This site is intended for health professionals only

Does the NHS need such dramatic reform?

Marilyn Eveleigh
Nurse Adviser and
Independent Trainer
East Sussex

The most radical NHS reorganisation of all time is to be paused so a 'listening exercise' can be undertaken. The bill is working its way through Parliament, but this is a very, very unusual step for any government to take ...

The planned 250+ GP consortia with control over 80% of the health budget and the greater use of private providers have not been universally welcomed since the announcement within months of the coalition government coming in. Initial concerns have escalated with doctors and nurses, health managers and among GPs themselves. There is now outright opposition to many elements. Labour has called for a complete scrapping of the plan.

Why has this happened? Certainly, the pace is worrying. There has been little debate and virtually no testing of such a sweeping reorganisation. Apparently, most GPs have agreed to take on the responsibility, but without clarity and experience of what the commissioning and budgeting of services will really mean. Many GP consortia will not be ready by the 2013 deadline and the listening exercise must provide some plans as to how to bring confidence and equality to all GP consortia to take on the responsibility. The British Medical Association are concerned their members may not have the skills and support for the challenge - public expectations of the profession is high and failure will damage a rosy reputation.

There are emerging concerns that GPs may have substantial conflicts of interest. As they are often shareholders in, advisers to and providers of services they may be commissioning, they could benefit personally from some of the decisions they take. As GPs are effectively private businesses commissioning decisions must be transparent and show robust accountability with public meetings and records made available. The culture of GPs' privacy will need to change - can GPs accept this?

To balance this potential conflict, the House of Commons Health Select Committee suggests hospital doctors, public health leaders, social care staff and councillors should be on the GP consortium board. And this is exactly where nurses must be. Our presence at 80% of healthcare consultations, both directly and indirectly, means we have an informed perspective on patients' needs. The government will consider having a more diverse board but decision-making must not become clumsy and sluggish because there are too many players.

The risk of private companies 'cherry picking' the services they will undertake is of real concern, especially to the public who love their NHS. The less profitable but complicated care programmes requiring longer hospital stays are generally those caring for older people and those with complex needs - the most vulnerable in our society. These are likely to be unattractive to private companies. However, where they want the business, competition law invoked by private healthcare companies could undermine local hospitals and the NHS. Mr and Mrs Joe Public need reassurance on this.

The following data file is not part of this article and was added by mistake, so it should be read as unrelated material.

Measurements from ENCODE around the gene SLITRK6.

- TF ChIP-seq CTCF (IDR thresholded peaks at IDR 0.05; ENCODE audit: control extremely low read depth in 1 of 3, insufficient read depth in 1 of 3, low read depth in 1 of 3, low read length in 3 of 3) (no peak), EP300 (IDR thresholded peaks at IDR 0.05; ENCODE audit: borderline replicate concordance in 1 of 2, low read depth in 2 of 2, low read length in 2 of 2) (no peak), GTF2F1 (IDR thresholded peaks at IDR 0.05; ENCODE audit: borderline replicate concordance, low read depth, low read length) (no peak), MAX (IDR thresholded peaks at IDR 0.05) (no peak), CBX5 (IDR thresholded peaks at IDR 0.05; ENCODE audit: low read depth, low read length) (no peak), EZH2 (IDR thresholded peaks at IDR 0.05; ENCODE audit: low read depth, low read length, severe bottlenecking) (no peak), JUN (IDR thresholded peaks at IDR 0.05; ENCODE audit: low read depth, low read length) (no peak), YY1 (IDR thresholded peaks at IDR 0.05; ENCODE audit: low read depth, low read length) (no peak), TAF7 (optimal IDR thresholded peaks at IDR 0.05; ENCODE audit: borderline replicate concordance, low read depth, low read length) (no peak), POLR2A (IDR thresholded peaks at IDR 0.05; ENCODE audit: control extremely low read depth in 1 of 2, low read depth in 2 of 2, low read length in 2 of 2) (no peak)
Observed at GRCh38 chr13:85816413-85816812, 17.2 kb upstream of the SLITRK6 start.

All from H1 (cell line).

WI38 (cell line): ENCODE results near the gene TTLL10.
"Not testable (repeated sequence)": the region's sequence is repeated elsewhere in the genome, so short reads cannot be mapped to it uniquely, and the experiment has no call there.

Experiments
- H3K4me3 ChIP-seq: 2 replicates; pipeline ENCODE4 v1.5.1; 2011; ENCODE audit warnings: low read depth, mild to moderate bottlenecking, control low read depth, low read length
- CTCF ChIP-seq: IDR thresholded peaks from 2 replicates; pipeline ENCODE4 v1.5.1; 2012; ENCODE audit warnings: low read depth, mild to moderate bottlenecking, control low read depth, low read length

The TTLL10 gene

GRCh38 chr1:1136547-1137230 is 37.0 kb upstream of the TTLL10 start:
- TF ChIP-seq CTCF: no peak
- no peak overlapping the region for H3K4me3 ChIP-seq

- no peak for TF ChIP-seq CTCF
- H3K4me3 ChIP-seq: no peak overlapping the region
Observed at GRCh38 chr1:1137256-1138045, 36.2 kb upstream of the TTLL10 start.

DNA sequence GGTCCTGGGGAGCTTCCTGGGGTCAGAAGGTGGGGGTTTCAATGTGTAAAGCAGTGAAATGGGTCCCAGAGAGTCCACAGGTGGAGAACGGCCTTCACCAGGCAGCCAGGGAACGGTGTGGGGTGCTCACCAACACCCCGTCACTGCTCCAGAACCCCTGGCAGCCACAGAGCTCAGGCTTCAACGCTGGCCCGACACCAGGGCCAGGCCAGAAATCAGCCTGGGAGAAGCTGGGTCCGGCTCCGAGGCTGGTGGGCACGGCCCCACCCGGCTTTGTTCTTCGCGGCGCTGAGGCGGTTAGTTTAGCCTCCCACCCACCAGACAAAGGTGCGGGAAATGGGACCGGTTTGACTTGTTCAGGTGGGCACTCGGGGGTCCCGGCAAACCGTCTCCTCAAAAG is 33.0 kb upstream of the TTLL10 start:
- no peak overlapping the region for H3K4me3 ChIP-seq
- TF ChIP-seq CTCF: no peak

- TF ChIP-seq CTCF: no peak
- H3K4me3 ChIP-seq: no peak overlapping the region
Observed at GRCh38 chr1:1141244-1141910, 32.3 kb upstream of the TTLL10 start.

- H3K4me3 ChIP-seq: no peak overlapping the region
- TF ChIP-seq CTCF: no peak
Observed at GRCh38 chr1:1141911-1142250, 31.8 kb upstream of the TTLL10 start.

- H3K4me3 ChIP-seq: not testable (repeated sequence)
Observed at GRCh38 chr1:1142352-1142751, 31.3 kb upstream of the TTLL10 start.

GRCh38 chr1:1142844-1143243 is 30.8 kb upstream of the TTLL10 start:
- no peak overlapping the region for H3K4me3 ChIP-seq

Will this 'pause' make any difference? The government has made a commitment to listen to concerns about the pace and politics of the proposed changes. Listening will not be enough. They must do more to convince the public and healthcare professions - and many of its own MPs - that there is a need for such dramatic change.

In April, nurses gave an unprecedented vote of no confidence in Mr Lansley, the Health Secretary, at the Royal College of Nursing annual conference in Liverpool. He apologised that his reform plans have not been well communicated, while reinforcing his intention to keep NHS services free and wanting help from nurses to maintain the best principles of the NHS. Nurses need a lot of convincing about the present NHS, never mind the future one.

The crux of the problem is that the reorganisation of commissioning for NHS healthcare is happening at a time when there is a reduction in funding for NHS providers of the services. The two issues are related. This reorganisation will cost £1.4bn for 20,000 redundancies (mainly managers), developing new staff and organisations.

Is reorganisation really necessary? Nurses are not convinced: they have challenged the reforms. Mr Lansley was rebuked - but said he would listen and reflect on the national nursing voice. That's a result. But as I write, the structures, elections and posts are being established in England at YOUR local GP consortium. No pause here! I suggest you find out what is happening in your patch. Hold Mr Lansley to account.